You’re barely out of the womb and have already been registered for pre-nursery, parents excitedly planning the academic road ahead with glee. Before we even know who we are, we’re asked to pick the subjects to study more intricately at university (in the UK at least). Who on earth knew which career they wanted at 14 years old?

For the exceptional few who knew from a young age that they wanted to become an accountant/doctor/lawyer, it was a piece of cake, but most of us had no clue. We were forced to figure it out (or make it up) at an early age to prepare us for the prized university place in the future.

Our life was on fast forward before it had barely begun.

Article continues below advertisement

Even recently, I finished a project I had been working on for a few years. I had chosen to step out of this role as I intuitively felt I would benefit from breathing space. The staff who had worked alongside me were baffled and confused at my decision.

How could I possibly leave without having the next step meticulously planned?

Interesting that most of those asking me this question have been in the same role for an average of ten years or more. It’s a scary and disorientating question for them to ponder over.

I’m the reminder that there is more out there to be explored once we remove the blinkers of our routined life.

It’s unthinkable to anyone that you choose to create space in life.

It seems counterintuitive to what others do and becomes an act of rebellion.

We seem to jam pack our lives as if we’re packing a suitcase with all our possessions inside, leaving not an inch of space for a spontaneous item someone might want to include last minute.

There is a fear of the empty vacuum, the void that space brings and this communicates so much about our relationship to the unknown.

The ‘what’s next’ makes you feel purposeful, you have control, you’re not leaving space for any grey areas. Not only does it project you to the future, but it’s also comforting, you have a plan that you can get busy with.

It assures us a future, and once we have configured this we can rest easy and breathe.

We were taught by those around us that order is the meaning of life, not the facilitator of excess stress.

Article continues below advertisement

Having life methodically ordered can become a stressful and anxiety-provoking excersize. Instead of enjoying life, we are ploughing through it as if we’re jumping through hoops. Anything that gets in the way of this plan becomes a hindrance, the enemy that must be slain at all costs.

We might have the perception that living in a more intuitive way is wrong. Our imagination runs riot as we imagine ourselves as a new-age hippy, bohemian, irresponsible, scatty and flighty. It’s the exact opposite of who we’re encouraged to become.

But embodying some of these qualities has its upsides, it’s a new way of seeing the world, and so much more relaxing.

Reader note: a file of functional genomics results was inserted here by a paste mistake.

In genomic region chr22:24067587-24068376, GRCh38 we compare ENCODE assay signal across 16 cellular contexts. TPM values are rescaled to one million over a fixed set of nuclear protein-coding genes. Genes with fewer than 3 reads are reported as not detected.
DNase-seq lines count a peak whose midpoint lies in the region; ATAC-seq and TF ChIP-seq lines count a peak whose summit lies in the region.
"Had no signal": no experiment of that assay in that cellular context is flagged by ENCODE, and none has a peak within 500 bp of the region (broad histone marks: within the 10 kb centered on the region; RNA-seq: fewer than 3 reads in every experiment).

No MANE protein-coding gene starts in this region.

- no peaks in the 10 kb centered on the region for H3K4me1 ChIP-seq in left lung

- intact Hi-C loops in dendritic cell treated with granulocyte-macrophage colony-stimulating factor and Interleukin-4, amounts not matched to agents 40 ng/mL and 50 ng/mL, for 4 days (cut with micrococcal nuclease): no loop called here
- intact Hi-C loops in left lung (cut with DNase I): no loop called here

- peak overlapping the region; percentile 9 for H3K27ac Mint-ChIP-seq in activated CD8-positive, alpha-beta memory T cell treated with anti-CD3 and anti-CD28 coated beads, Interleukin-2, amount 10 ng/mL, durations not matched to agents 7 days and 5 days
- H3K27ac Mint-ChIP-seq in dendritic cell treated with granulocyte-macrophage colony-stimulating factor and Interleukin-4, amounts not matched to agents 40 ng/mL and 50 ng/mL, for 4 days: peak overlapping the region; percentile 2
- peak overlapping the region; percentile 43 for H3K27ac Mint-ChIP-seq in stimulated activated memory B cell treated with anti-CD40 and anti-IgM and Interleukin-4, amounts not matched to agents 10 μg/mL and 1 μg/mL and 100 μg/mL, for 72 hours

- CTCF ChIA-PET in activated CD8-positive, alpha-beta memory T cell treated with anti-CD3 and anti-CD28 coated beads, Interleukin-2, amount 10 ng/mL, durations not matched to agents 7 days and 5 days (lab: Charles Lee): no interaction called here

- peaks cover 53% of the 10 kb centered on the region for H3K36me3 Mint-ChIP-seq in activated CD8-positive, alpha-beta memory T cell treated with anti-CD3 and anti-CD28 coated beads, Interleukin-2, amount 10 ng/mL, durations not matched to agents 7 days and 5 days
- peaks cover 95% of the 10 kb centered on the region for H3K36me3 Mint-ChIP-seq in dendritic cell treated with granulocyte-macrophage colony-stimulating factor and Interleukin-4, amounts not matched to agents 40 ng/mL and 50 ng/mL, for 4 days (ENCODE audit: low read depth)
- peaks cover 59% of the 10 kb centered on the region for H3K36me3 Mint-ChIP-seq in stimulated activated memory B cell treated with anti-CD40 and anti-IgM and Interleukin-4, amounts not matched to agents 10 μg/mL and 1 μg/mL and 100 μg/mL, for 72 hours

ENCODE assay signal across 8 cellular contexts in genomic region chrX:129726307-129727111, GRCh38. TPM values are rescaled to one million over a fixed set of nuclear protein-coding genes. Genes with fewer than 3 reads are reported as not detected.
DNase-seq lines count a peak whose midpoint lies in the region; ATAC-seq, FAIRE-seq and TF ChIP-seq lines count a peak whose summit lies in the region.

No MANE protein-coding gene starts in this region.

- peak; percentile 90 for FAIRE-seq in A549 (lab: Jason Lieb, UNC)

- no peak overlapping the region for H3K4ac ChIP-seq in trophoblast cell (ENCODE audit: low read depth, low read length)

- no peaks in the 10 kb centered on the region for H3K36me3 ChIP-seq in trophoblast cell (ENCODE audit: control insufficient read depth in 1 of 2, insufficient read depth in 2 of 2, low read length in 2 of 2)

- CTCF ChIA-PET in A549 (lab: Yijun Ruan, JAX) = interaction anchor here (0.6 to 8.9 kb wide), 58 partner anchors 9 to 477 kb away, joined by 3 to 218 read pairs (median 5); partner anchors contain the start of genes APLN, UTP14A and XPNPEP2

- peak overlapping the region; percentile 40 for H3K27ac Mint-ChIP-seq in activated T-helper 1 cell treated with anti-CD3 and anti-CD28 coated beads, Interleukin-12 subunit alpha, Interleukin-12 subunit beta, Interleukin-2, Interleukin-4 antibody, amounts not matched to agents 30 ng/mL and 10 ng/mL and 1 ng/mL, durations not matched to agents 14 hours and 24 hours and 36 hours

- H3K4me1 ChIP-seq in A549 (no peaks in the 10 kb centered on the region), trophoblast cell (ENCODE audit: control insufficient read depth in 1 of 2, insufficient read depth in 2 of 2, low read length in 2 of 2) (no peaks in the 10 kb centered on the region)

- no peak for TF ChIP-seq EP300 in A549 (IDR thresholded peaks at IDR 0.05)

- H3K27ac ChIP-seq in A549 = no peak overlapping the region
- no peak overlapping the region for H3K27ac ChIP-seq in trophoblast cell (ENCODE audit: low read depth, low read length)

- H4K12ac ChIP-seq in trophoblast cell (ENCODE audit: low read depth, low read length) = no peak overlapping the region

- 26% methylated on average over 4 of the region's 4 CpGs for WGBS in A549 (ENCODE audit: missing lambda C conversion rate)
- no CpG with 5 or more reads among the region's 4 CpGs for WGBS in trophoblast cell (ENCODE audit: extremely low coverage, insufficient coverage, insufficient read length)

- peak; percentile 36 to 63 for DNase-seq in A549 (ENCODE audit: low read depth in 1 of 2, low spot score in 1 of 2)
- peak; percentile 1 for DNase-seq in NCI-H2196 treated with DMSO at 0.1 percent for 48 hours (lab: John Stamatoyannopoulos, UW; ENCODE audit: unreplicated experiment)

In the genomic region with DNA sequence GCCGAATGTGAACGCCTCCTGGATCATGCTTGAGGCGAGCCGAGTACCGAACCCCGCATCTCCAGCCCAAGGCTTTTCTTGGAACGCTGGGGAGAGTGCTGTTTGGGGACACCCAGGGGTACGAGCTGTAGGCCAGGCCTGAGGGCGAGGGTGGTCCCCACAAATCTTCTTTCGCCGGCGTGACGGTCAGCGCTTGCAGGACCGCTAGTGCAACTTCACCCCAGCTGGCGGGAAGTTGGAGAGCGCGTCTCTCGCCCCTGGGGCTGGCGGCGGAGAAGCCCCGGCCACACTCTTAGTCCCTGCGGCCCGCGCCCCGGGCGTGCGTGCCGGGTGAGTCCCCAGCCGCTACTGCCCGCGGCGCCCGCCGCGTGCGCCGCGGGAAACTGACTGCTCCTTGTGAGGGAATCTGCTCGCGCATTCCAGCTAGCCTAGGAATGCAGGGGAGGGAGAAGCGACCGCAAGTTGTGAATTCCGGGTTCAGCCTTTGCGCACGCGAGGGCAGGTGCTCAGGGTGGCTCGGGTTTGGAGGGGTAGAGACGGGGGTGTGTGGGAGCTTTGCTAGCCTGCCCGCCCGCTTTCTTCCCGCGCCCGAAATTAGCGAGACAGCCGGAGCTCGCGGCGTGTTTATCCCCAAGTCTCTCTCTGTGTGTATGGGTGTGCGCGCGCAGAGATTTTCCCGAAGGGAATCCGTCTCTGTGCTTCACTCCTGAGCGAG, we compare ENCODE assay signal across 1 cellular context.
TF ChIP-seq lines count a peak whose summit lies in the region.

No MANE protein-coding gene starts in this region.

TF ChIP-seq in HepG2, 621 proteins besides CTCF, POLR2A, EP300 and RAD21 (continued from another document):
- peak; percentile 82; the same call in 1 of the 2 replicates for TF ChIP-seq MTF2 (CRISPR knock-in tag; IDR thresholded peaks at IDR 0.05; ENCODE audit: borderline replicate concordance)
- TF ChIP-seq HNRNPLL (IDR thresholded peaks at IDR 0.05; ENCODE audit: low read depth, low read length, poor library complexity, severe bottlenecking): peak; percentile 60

In order to live more instinctively and less driven by the future, we have to reduce the noise we live in daily. We all know what our own ‘personal noise’ looks like.

At times, we don’t need to have another human being in the room with us, for it to feel incredibly loud, our thoughts whirring through our heads is enough noise to power up a rock concert at Wembley stadium.

Silence is where it’s at.

Article continues below advertisement

Spend time where silence resides. Parks, forests and spending time in nature is a great facilitator for this. When there’s less noise we can breathe, reflect and find our bearings. Underneath the noise, there is the true you, the one who knows exactly what needs to come next. Not due to societal demands or pressures, but because we connect with a source that is more powerful than any rule book or 5-year plan.

Swap the ‘What’s next?’ to ‘What’s here right now?’ be present to life as it unfolds around you.

I recently spent time snorkelling in the beautiful turquoise blue waters of the Mediterranean. Swimming underwater I discovered the most incredible aquatic life. Fishes expressing the most elaborate colours and life I had no idea existed. It was mesmerising.

This is what taking a deep dive underneath the noise and snorkelling around your true self feels like. The place where there is no pressure, stress or demands to do or be any different than who you are.

It leaves space for new thought, a new perception, and a new reality that is yet to be discovered, without running to the future to find it.

This post was written by Michele Attias and originated onThrive Global

Ambition Delivered.

Our weekly email newsletter is packed with stories that inspire, empower, and inform, all written by women for women. Sign up today and start your week off right with the insights and inspiration you need to succeed.


Latest The Main Agenda News and Updates

    Link to InstagramLink to FacebookLink to XLinkedIn IconContact us by Email

    Opt-out of personalized ads

    Black OwnedFemale Founder